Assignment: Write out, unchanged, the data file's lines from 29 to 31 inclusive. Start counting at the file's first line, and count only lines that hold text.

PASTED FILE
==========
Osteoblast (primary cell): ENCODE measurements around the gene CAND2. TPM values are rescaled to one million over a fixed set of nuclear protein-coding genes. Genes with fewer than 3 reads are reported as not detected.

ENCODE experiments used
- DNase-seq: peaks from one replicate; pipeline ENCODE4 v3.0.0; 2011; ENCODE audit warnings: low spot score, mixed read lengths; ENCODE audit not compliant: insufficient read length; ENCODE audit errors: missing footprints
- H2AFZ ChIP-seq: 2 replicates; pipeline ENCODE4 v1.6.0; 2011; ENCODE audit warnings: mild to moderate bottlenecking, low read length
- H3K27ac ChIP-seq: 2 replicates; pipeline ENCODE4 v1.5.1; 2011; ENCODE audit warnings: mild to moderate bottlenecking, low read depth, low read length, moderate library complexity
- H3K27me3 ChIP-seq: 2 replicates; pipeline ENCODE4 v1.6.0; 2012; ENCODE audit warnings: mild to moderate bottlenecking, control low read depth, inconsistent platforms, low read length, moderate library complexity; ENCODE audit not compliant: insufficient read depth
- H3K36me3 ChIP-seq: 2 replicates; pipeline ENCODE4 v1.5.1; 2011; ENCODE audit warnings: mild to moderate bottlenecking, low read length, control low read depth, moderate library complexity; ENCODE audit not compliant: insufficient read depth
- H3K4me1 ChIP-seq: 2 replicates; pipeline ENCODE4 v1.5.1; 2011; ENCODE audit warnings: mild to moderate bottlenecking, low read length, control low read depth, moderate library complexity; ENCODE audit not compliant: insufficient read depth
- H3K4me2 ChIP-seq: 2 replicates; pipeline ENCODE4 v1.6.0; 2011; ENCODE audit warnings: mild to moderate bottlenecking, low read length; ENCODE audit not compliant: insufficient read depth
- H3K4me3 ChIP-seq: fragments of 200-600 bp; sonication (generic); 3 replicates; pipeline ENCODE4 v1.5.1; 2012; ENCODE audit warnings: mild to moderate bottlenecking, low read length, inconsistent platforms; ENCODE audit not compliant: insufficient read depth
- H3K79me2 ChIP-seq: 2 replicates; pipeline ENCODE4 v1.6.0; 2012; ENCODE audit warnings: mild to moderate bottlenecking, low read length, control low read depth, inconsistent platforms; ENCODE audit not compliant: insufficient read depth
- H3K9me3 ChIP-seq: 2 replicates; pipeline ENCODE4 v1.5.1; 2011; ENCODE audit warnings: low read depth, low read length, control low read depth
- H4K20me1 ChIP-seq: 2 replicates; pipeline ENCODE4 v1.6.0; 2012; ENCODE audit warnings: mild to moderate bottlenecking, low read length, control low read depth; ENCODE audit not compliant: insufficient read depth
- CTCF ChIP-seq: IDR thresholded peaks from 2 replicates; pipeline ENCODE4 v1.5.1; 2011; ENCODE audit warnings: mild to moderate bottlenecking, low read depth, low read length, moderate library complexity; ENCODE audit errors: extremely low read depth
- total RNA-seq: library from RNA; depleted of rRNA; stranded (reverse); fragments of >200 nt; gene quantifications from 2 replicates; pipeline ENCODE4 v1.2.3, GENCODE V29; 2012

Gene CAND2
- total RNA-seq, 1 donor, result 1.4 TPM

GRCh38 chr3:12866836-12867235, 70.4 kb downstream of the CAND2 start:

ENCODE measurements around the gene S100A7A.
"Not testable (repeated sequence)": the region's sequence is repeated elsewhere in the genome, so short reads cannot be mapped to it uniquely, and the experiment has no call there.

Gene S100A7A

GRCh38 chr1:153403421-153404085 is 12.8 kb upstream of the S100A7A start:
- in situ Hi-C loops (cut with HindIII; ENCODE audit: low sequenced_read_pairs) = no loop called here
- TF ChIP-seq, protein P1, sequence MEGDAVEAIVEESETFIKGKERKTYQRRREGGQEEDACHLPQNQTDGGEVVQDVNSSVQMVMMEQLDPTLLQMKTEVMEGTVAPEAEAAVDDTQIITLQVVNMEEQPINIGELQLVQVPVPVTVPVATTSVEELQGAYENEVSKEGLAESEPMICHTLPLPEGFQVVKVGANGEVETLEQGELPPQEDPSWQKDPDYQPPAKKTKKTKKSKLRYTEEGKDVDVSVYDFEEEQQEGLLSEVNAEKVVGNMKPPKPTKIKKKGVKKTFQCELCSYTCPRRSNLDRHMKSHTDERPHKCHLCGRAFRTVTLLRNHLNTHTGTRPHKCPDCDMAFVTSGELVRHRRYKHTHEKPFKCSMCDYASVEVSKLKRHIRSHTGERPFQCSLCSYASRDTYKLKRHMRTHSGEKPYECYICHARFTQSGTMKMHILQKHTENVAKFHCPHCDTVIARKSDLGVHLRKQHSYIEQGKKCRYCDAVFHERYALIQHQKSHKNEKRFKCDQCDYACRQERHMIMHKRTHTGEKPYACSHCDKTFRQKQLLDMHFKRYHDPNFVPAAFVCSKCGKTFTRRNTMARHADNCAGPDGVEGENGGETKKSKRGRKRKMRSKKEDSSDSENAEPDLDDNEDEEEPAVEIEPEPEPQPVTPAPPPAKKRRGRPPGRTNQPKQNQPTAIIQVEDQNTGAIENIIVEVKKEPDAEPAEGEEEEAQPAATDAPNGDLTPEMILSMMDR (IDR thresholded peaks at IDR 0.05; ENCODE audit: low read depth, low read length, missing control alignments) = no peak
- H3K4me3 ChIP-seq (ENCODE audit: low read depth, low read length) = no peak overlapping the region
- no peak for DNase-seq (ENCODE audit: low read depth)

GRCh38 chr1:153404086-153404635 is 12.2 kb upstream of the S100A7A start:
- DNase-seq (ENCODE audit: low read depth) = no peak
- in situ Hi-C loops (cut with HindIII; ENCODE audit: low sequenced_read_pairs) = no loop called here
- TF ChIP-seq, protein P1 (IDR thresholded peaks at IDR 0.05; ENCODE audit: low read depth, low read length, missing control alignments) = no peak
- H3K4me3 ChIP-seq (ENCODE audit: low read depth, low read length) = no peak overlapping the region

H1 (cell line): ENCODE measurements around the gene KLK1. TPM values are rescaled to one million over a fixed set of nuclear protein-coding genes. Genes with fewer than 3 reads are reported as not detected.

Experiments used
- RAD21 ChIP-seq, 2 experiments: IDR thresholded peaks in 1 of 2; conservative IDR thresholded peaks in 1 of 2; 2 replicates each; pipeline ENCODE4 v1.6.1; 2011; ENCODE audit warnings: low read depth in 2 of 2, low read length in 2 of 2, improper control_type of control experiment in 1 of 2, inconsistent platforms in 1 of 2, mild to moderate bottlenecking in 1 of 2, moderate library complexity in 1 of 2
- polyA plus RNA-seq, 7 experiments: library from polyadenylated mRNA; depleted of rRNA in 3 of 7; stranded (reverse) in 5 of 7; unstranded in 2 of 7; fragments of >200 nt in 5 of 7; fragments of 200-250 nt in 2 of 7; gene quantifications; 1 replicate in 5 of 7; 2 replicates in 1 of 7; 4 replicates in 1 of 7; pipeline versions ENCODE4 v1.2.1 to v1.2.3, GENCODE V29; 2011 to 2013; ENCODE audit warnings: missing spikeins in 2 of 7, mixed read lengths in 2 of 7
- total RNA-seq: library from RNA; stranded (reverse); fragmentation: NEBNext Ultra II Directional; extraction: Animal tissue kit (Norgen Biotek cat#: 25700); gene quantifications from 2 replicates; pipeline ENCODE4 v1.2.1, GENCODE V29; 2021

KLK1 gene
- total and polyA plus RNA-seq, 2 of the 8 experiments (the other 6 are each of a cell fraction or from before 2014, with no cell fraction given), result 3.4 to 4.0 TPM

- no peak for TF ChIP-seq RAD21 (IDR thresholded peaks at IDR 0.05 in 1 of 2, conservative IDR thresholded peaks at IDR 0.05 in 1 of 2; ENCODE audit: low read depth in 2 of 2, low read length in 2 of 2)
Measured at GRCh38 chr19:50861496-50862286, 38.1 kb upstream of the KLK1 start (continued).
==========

- in situ Hi-C loops (cut with HindIII; ENCODE audit: low sequenced_read_pairs) = no loop called here
- TF ChIP-seq, protein P1 (IDR thresholded peaks at IDR 0.05; ENCODE audit: low read depth, low read length, missing control alignments) = no peak
- H3K4me3 ChIP-seq (ENCODE audit: low read depth, low read length) = no peak overlapping the region